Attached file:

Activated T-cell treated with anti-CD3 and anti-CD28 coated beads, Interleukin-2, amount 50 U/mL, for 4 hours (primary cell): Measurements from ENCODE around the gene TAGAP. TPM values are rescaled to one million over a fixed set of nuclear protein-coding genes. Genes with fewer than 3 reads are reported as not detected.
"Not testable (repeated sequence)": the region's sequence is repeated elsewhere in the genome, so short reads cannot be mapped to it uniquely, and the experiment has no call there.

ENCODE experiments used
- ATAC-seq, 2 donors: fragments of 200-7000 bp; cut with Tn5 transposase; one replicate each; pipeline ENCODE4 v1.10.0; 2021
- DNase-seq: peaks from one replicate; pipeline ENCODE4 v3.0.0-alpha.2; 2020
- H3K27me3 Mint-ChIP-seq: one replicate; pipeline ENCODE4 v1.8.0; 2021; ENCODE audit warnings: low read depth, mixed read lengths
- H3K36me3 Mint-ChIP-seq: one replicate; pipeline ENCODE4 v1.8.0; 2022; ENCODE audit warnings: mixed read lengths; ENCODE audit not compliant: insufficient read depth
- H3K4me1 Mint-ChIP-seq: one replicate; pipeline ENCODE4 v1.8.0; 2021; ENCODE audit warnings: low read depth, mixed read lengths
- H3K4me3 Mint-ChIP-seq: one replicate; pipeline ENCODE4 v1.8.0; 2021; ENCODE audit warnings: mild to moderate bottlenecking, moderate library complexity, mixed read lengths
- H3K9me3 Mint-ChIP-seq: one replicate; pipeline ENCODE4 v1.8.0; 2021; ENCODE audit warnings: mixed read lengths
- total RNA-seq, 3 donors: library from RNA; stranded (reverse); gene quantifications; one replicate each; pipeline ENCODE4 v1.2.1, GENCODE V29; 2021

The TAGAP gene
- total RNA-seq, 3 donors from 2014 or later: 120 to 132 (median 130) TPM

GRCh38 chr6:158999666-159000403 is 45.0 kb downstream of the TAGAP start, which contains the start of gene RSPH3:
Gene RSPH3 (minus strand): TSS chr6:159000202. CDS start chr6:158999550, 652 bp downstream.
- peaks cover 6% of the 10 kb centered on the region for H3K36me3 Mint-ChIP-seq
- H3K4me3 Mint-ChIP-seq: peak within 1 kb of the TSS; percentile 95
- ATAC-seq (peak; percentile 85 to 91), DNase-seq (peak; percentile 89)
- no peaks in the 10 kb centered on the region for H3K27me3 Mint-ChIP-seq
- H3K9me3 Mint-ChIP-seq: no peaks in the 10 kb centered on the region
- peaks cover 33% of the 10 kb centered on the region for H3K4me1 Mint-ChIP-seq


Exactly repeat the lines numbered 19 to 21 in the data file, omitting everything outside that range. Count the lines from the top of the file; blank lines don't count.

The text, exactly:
- no peaks in the 10 kb centered on the region for H3K27me3 Mint-ChIP-seq
- H3K9me3 Mint-ChIP-seq: no peaks in the 10 kb centered on the region
- peaks cover 33% of the 10 kb centered on the region for H3K4me1 Mint-ChIP-seq